So the question would be what can be realistically demanded from our point of view and I’d say, for one that would be mixed calculations when it comes to producing and selling “exotic” sizes. Once a company reached a certain size this should not pose that much of a problem. For me, considering needs outside of an idealised mainstream would be taking on a bit of social responsibility (I know this should also address the questions of wages for workers in productions, which would go beyond the scope of discussion at this point, but I know for a fact that Anja’s been preparing a post on the topic of fair trade). At the moment it is just the other way around: the larger the company, the less choice there is – sizewise – because of a “special needs – special shops”-logic. 

This means that, basically, once you’re outside a certain size range, you have to slaughter your piggy bank and bite the bullet of spending about 4 to 5 times the amount of money on a bra than the “average customer”. I’m talking here about German shops, so I’m aware that this does not apply to other countries. £30-35 for a bra (which equals about 37-43€) would be a dream! 

Usually here you have to fork out between 50 and 80€ for the very same bras you can buy in the UK for a fraction of the price, which is, needless to say, a lot of money for one piece of garment you desperately and definitely need. I wrote a blog post on the topic a while back, when I was working as a bra fitter, after having experienced a lot of different reactions of customers: some did not care at all for their shopping’s total as they were happy with the service and the products and they had the money to spare, but there were quite a few who told me in all honesty that they could only afford one bra and had to come back the next month to get a second one. (The post is unfortunately only available in German: Ist passende Unterwäsche eine Luxusfrage? which translates to “Is fitting underwear a question of luxury?”). Many people weren’t that open about the issue and just acted over-picky to distance themselves from my enthusiastic reactions about the fit. I guess a lot of them knew very well how much better the new bras fit compared to the ones they were wearing but they also were not prepared to leave 130€ at the shop. (For two bras)

Often when it comes to money (and the lack of it) people focus on young girls and women, students mostly, which downplays the problem of poverty to a transitional stage – which sadly it is not. Germany has decided only last autumn on introducing a minimum wage of 8.50€ per hour which may shed light on the question of how wages are now in many jobs, especially of course in those associated with ‘female labour’. Unfortunately whether you need an exotic bra size does not depend on your income.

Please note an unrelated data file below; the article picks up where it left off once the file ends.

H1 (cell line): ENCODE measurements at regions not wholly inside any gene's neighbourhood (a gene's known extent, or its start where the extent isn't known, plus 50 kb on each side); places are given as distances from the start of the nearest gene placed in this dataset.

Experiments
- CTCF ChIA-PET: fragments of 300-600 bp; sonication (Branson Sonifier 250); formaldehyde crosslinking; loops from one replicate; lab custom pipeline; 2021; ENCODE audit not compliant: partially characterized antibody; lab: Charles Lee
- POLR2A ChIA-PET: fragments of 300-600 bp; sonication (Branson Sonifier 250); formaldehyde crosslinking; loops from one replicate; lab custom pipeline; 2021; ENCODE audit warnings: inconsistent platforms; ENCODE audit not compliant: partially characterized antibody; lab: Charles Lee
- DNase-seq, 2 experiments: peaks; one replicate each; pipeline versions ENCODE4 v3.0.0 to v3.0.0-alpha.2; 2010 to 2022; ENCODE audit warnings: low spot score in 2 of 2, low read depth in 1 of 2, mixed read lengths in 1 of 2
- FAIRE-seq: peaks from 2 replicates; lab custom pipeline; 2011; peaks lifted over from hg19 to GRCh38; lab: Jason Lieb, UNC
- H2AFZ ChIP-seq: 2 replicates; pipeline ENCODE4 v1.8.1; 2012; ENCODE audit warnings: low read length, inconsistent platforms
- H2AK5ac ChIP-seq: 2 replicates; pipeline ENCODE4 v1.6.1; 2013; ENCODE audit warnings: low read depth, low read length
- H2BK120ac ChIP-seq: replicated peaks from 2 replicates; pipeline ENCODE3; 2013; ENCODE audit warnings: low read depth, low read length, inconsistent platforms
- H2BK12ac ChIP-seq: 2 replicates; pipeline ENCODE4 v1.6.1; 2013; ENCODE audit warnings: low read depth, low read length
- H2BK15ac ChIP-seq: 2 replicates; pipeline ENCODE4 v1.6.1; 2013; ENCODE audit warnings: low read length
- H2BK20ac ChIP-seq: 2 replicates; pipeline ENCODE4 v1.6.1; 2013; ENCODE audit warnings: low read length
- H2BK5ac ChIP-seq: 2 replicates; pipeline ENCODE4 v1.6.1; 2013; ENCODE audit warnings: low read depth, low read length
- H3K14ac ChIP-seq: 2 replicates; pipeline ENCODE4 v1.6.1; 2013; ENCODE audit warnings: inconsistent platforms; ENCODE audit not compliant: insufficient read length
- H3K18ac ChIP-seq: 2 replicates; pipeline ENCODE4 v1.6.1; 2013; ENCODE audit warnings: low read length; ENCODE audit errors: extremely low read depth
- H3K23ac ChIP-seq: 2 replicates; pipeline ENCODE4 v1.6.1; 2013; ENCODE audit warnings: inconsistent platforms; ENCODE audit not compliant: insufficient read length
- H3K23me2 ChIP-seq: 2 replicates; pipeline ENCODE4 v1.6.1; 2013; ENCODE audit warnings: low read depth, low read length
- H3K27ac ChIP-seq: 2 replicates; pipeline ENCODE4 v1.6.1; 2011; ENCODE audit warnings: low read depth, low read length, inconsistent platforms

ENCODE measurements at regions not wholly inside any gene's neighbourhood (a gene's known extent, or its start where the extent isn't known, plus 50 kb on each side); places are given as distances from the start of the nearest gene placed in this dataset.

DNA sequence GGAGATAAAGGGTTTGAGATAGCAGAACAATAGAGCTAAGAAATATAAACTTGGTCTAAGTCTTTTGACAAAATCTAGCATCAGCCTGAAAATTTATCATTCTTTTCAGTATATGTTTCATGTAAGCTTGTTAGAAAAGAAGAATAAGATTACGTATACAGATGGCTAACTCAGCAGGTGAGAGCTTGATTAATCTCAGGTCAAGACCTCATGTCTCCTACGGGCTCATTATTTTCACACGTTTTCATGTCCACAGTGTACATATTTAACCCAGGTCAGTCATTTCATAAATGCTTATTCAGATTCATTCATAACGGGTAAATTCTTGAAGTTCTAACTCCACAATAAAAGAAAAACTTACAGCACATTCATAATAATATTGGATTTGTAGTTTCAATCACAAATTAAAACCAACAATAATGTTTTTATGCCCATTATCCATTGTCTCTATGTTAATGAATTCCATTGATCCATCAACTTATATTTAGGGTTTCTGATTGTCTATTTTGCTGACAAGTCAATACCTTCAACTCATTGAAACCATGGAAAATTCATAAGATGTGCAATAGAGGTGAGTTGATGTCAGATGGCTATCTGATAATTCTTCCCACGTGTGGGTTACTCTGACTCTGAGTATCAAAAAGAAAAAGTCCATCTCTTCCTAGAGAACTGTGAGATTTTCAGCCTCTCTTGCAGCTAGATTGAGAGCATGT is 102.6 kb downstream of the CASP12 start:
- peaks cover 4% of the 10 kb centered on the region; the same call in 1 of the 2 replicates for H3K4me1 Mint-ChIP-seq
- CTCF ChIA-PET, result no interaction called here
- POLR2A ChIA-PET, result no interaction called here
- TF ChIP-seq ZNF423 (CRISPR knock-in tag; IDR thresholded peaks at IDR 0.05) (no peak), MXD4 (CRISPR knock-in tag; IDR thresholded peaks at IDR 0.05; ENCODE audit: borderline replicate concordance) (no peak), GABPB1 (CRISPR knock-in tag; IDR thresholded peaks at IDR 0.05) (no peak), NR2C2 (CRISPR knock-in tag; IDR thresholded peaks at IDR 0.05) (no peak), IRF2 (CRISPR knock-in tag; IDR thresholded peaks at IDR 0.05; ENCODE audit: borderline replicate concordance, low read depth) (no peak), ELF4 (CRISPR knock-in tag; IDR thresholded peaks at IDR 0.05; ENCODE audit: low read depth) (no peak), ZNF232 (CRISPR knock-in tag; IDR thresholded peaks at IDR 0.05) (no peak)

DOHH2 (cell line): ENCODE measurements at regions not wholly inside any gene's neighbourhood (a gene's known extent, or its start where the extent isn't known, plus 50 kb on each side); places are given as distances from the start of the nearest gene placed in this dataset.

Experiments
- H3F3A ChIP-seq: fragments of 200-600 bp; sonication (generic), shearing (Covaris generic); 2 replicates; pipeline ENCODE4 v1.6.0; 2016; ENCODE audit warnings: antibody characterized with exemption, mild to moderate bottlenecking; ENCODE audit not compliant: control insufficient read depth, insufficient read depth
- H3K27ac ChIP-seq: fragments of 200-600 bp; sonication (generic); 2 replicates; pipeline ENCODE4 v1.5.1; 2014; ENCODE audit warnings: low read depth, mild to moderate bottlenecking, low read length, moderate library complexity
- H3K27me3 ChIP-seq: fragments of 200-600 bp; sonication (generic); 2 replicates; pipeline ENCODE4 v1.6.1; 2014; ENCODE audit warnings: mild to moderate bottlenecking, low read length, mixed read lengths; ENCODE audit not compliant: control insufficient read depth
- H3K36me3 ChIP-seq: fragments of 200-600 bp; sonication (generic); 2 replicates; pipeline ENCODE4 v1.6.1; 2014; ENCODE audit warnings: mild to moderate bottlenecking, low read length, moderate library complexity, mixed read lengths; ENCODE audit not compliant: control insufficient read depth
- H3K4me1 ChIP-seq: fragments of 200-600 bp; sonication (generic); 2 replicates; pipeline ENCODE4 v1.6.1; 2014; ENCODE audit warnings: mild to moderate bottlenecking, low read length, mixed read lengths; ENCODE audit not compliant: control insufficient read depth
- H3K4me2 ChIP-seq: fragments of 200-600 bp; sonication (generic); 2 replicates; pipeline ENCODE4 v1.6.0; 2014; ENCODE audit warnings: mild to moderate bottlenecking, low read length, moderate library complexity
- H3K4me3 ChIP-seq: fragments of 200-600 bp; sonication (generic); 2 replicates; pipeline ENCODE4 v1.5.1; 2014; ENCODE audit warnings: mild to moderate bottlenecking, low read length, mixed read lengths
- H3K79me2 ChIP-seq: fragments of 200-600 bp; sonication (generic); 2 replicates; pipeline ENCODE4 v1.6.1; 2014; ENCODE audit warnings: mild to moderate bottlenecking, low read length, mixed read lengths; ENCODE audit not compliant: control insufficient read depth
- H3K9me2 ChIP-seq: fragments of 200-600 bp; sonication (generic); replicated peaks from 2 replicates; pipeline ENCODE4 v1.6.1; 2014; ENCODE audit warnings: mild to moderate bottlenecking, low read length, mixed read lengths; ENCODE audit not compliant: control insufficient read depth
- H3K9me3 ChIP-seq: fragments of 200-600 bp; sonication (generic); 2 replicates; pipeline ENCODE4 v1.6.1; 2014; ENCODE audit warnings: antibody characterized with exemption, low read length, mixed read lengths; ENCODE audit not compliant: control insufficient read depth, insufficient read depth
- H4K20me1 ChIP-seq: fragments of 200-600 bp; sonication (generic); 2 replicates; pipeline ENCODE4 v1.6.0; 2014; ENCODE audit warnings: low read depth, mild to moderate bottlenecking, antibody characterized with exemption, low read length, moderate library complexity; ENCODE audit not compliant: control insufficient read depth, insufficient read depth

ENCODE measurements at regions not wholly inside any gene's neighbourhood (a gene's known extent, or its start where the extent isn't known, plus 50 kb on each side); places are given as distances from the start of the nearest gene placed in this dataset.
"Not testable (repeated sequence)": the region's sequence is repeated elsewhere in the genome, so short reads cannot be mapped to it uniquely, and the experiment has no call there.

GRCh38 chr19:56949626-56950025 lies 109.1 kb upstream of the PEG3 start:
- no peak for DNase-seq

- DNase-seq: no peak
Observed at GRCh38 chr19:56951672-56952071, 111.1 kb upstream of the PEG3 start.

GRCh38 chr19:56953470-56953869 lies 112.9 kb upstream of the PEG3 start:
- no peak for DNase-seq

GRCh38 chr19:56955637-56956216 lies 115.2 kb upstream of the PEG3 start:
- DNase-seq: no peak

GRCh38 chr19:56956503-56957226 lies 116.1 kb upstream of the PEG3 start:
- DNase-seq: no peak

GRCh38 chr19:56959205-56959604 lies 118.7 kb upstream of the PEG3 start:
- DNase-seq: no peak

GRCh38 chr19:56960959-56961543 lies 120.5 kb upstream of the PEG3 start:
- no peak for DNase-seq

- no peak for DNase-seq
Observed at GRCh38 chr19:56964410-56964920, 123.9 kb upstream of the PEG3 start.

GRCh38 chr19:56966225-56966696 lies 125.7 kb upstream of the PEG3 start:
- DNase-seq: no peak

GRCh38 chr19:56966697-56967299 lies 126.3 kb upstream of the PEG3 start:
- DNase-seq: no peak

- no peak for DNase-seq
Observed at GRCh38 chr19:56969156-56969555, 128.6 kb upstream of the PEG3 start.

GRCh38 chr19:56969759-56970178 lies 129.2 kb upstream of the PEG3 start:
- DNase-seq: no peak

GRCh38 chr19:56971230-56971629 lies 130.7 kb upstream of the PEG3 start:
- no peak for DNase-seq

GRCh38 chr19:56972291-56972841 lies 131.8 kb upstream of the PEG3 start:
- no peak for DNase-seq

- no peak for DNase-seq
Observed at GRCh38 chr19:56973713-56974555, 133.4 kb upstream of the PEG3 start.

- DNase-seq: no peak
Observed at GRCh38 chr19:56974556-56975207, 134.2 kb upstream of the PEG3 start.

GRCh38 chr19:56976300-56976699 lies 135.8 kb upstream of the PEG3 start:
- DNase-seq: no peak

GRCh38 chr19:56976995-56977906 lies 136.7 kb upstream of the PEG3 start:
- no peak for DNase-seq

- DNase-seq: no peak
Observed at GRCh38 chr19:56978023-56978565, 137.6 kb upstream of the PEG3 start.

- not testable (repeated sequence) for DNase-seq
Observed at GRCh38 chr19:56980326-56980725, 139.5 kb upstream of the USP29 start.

So what am I saying here? 

Yes, I’m all for conscious and responsible consumption. I’m getting the point of fair trade and quality products. I only want to also emphasise that even in wealthy Western countries many people, especially women, do not have the luxury to consider these arguments. Their wages are calculated for consumption of mass production stuff and thereby I do not mean shopping frenzies at Ikea or Primark which is often implied to make an the argument for quality instead of quantity. (On this issue see also Sam Vimes ‘Boots’ theory of socioeconomic unfairness) It is about awareness of how simple and important things become issues of luxury and a sports bra or a bikini for a fullbusted teenage girl of a low-income-family can add immensely to how she experiences her puberty (which is probably already difficult, as puberties tend to be)

This also means that the initial BUSTS 4 JUSTICE campaign can not and must not be reduced to women being personally insulted in their shopping habits by objective facts. For me it’s a stand for solidarity with all women regardless of size and income and educational background (which allows you to order in international online shops and educate yourself on bra fitting). I really wished we had something comparable to this campaign in Germany which still remains a bra fitting wasteland. 

So, that’s my 5p of associative thoughts. Thanks for bearing with me. 
Comments, critique etc. are always highly welcome :)

PS for those among you who are willing to use Google Translate or do understand German (which will be, probably, most of you) - I wrote a longer posting at Busenfreundinnen a while ago about the perspective of a salesperson which reflects on some insights I got of the business while working as a bra fitter (and also sympathising a lot more with the professional side of bra fitting than I do now. ;-))
Eugène Delacroix - La liberté guidant le peuple via Wikipedia Commons
Because I'm a drama queen. ;-)

Hey, ich bin george und schlecht darin, mich kurz zu fassen. Ich tummle mich mit multiplen Persönlichkeiten im Netz, einige kennen mich vielleicht unter meinem Terry Pratchett-Pseudonym. Zu meinen Hobbies gehört Nörgeln, Kaffeetrinken und Prokrastinieren. Mehr Persönliches gibt es im Jahresrückblick 2013 und auf meiner Vorstellungsseite. [x]


10. April 2014 um 16:26

Sometimes I get exasperated at all the complaints about cost, but you really stopped me short with your point that "how simple and important things become issues of luxury and a sports bra or a bikini for a fullbusted teenage girl of a low-income-family can add immensely to how she experiences her puberty."

10. April 2014 um 18:03

@Darlene I think in the end it comes down to the question whether it's about buying one proper bra instead of three cheap ones or if one cheap bra is all someone can afford.

We're so used to people complaining about for once not being able to afford truckloads of the desired product that we tend to forget about people who can't even afford the bare minimum. Poverty is something most poor people are anxious to hide, so their voice is rarely to be heard. And it does not help that so many of them are women, for example single moms. The mentioned teenage girls are probably the most vulnerable group in this context...

But then, as I said, I also saw the business side of the whole thing, so I guess for the time being it will just remain an unsolved and unsolvable dilemma.